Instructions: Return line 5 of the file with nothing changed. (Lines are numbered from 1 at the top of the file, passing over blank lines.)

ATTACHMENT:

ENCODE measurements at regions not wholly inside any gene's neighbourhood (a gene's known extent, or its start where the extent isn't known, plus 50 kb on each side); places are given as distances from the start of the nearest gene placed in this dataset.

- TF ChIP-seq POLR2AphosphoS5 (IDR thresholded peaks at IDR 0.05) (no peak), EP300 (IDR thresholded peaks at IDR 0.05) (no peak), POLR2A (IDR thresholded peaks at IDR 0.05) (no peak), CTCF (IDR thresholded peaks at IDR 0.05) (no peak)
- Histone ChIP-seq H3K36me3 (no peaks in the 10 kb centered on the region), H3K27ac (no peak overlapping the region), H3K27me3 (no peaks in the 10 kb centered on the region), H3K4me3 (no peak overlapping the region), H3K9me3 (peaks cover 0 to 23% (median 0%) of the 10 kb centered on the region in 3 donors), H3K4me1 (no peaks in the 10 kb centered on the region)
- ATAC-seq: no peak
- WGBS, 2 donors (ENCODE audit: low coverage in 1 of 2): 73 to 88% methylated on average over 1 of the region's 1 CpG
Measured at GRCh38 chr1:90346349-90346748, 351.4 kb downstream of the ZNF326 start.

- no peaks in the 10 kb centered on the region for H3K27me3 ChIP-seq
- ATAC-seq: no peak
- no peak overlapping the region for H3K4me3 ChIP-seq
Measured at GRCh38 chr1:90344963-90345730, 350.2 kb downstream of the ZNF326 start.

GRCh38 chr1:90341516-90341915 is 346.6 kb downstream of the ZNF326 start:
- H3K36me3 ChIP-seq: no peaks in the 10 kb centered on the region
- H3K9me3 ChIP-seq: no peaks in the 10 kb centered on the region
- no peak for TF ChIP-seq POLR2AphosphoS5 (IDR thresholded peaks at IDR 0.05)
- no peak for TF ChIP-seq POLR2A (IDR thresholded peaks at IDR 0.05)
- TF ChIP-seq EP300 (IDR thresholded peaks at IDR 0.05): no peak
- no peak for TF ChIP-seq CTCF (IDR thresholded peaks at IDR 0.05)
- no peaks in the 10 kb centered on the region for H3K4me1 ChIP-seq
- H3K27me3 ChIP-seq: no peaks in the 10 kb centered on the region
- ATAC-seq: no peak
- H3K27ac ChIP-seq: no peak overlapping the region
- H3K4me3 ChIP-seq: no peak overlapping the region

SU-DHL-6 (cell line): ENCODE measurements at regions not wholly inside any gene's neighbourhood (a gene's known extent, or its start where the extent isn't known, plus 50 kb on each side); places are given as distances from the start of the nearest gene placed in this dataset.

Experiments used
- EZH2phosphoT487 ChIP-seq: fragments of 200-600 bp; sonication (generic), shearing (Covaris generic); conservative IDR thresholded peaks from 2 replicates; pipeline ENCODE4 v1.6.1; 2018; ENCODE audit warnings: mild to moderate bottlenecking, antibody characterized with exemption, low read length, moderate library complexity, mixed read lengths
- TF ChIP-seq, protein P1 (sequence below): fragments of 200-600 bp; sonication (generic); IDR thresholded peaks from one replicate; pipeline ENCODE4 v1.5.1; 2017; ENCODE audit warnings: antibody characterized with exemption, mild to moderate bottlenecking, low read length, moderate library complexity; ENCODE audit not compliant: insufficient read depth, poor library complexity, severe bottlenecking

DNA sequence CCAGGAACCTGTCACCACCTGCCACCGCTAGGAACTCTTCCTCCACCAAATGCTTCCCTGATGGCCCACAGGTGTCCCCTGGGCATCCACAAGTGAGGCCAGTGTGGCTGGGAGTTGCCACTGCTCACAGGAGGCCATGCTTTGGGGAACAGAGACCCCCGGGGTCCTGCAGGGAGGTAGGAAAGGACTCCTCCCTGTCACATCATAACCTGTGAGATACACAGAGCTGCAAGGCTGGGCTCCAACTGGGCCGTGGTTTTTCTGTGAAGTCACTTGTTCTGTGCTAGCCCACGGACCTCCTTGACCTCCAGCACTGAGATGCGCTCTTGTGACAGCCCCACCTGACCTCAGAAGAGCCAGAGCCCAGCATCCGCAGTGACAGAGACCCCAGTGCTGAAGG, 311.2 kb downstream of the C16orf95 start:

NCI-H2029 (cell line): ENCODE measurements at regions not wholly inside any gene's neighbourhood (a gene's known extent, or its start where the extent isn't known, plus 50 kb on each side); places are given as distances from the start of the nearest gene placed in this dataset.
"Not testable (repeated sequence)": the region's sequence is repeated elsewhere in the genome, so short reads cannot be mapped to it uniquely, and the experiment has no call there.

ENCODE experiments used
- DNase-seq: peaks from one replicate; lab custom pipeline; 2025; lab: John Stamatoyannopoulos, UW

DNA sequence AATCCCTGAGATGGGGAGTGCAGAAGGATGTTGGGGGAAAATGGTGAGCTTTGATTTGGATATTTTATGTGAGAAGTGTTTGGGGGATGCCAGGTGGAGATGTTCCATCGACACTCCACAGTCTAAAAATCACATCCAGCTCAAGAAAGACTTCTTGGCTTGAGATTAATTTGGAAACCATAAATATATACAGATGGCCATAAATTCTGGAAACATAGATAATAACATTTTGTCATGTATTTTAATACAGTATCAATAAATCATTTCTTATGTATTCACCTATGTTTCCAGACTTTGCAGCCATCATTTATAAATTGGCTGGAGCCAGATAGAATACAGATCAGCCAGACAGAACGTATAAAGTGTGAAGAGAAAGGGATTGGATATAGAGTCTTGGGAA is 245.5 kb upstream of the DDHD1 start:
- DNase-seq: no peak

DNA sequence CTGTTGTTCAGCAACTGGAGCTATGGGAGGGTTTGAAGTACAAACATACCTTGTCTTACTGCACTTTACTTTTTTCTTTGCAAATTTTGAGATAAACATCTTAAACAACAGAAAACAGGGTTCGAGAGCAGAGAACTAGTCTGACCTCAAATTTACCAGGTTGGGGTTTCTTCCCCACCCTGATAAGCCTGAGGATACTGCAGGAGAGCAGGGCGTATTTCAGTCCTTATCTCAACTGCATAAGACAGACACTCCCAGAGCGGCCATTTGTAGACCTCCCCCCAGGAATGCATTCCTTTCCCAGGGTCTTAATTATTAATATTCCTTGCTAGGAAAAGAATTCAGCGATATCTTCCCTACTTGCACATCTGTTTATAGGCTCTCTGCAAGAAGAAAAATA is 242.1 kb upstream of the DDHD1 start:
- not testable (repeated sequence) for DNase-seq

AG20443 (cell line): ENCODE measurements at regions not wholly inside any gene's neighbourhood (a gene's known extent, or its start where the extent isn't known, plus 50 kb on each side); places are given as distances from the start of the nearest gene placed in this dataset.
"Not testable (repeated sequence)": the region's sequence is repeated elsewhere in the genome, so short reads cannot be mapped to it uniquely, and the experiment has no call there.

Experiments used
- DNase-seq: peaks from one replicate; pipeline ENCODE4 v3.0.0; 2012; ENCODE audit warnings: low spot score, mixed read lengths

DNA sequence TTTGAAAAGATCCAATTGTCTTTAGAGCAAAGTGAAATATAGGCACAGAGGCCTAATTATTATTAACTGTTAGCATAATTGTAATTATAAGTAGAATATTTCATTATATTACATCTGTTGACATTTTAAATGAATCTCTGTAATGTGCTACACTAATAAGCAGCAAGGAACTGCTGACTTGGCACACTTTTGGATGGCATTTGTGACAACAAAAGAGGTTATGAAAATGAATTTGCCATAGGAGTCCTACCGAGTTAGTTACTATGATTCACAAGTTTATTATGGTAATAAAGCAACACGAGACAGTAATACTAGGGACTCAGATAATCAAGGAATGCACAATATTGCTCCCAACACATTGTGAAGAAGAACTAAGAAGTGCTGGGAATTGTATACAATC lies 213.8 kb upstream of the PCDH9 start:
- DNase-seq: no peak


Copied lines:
- WGBS, 2 donors (ENCODE audit: low coverage in 1 of 2): 73 to 88% methylated on average over 1 of the region's 1 CpG